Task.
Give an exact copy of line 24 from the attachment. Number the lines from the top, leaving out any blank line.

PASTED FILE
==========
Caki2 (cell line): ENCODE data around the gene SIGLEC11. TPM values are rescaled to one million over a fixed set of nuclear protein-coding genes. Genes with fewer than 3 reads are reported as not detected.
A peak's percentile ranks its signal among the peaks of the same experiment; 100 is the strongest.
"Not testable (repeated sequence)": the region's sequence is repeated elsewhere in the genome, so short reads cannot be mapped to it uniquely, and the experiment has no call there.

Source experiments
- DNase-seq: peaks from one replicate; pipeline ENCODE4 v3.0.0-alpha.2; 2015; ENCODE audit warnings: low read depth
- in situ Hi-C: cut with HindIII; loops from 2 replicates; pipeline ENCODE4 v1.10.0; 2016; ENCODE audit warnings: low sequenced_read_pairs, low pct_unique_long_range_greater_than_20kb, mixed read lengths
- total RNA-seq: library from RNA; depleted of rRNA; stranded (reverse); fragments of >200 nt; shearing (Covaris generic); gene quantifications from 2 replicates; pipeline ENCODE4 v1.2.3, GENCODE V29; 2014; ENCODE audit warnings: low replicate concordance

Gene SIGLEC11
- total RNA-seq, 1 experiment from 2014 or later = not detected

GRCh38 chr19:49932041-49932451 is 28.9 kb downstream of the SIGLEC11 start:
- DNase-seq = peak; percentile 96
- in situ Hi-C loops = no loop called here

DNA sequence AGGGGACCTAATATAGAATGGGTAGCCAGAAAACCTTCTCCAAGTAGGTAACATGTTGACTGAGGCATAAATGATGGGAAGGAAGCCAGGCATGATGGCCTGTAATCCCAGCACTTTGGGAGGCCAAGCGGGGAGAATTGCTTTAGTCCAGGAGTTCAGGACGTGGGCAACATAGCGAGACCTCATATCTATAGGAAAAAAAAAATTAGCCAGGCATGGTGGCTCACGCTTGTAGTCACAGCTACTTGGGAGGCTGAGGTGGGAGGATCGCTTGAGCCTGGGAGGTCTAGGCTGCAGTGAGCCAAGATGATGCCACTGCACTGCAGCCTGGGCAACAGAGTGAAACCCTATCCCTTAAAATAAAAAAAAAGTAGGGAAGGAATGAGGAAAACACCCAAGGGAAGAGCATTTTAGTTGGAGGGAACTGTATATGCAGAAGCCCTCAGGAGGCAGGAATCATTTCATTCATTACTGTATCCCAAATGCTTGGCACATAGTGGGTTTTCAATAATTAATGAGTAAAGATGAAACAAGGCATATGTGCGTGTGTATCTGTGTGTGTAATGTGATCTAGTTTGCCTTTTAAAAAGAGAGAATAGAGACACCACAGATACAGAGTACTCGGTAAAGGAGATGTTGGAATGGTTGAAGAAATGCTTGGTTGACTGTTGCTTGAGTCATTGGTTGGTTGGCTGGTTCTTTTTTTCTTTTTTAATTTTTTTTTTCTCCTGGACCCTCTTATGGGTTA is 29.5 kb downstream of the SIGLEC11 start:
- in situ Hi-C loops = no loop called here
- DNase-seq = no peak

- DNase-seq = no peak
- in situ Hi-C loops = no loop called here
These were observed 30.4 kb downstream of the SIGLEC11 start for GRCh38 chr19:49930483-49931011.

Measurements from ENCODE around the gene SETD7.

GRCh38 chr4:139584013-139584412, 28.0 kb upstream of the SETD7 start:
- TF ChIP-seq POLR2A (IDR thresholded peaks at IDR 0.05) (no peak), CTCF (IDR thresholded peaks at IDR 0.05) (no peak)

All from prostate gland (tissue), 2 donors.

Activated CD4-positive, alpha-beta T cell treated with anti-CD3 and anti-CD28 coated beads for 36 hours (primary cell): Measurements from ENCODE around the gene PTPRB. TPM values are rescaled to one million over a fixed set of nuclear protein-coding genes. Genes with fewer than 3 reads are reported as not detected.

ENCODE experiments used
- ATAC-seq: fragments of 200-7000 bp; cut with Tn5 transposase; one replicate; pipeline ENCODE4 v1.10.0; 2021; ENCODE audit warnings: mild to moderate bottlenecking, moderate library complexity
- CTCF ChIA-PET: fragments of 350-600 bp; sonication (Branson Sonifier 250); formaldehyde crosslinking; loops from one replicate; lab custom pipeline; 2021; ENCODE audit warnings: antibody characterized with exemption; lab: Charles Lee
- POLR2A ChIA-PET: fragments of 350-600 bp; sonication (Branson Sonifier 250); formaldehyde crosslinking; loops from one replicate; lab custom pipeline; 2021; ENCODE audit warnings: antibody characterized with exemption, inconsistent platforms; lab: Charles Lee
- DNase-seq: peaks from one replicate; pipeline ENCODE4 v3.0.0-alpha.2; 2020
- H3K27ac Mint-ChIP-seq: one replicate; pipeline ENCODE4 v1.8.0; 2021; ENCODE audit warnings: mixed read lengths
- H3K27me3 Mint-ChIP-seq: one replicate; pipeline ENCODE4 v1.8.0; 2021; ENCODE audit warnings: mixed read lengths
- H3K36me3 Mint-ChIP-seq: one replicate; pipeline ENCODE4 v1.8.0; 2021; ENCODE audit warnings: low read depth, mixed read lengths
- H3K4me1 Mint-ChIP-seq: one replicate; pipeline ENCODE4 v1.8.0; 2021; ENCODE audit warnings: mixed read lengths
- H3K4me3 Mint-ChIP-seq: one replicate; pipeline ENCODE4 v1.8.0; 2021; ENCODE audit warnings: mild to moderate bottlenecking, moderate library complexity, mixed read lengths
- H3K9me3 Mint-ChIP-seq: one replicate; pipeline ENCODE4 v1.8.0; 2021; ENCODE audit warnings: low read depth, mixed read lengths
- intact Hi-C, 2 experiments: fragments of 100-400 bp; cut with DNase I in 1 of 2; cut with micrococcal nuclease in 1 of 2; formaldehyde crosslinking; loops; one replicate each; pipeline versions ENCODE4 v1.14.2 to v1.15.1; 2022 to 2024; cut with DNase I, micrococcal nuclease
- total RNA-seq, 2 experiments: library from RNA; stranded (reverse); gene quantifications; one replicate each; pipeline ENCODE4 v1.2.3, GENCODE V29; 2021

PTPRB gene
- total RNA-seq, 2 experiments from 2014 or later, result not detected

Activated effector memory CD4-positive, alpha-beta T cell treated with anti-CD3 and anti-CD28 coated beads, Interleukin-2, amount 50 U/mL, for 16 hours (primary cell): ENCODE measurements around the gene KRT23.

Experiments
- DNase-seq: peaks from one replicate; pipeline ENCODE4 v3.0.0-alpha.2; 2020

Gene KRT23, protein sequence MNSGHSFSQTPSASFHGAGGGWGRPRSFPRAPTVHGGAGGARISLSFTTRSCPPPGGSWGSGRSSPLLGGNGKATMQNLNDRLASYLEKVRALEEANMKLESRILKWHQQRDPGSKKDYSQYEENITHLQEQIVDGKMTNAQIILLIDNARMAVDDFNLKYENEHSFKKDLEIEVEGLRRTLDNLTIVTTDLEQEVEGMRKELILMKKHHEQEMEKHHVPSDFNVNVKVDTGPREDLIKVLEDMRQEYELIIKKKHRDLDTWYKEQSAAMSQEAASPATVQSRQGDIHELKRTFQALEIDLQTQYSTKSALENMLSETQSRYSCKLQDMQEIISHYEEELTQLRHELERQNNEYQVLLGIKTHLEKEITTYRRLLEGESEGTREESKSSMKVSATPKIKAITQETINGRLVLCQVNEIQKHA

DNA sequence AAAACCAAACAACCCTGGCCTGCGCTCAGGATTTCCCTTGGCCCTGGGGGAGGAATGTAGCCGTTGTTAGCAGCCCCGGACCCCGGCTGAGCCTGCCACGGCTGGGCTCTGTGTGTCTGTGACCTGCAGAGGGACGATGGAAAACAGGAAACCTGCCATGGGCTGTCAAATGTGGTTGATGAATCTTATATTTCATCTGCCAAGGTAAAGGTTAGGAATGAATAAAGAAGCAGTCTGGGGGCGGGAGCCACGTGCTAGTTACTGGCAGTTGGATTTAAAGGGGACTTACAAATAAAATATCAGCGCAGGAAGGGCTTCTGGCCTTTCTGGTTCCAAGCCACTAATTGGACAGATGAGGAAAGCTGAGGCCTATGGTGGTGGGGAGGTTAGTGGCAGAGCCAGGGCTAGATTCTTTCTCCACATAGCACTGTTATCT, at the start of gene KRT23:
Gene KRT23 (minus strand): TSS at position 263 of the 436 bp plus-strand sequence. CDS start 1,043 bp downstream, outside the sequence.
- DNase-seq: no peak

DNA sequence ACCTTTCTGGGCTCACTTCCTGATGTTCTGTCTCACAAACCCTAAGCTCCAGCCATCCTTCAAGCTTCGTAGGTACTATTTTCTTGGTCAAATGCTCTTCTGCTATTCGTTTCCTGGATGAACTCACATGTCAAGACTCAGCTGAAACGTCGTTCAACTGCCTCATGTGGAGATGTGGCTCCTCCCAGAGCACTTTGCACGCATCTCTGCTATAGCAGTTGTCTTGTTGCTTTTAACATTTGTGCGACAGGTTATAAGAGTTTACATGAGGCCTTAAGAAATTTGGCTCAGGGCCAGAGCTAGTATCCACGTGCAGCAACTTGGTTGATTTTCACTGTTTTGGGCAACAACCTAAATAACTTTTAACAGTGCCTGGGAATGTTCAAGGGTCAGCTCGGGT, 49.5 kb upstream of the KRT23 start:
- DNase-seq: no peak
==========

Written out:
ENCODE experiments used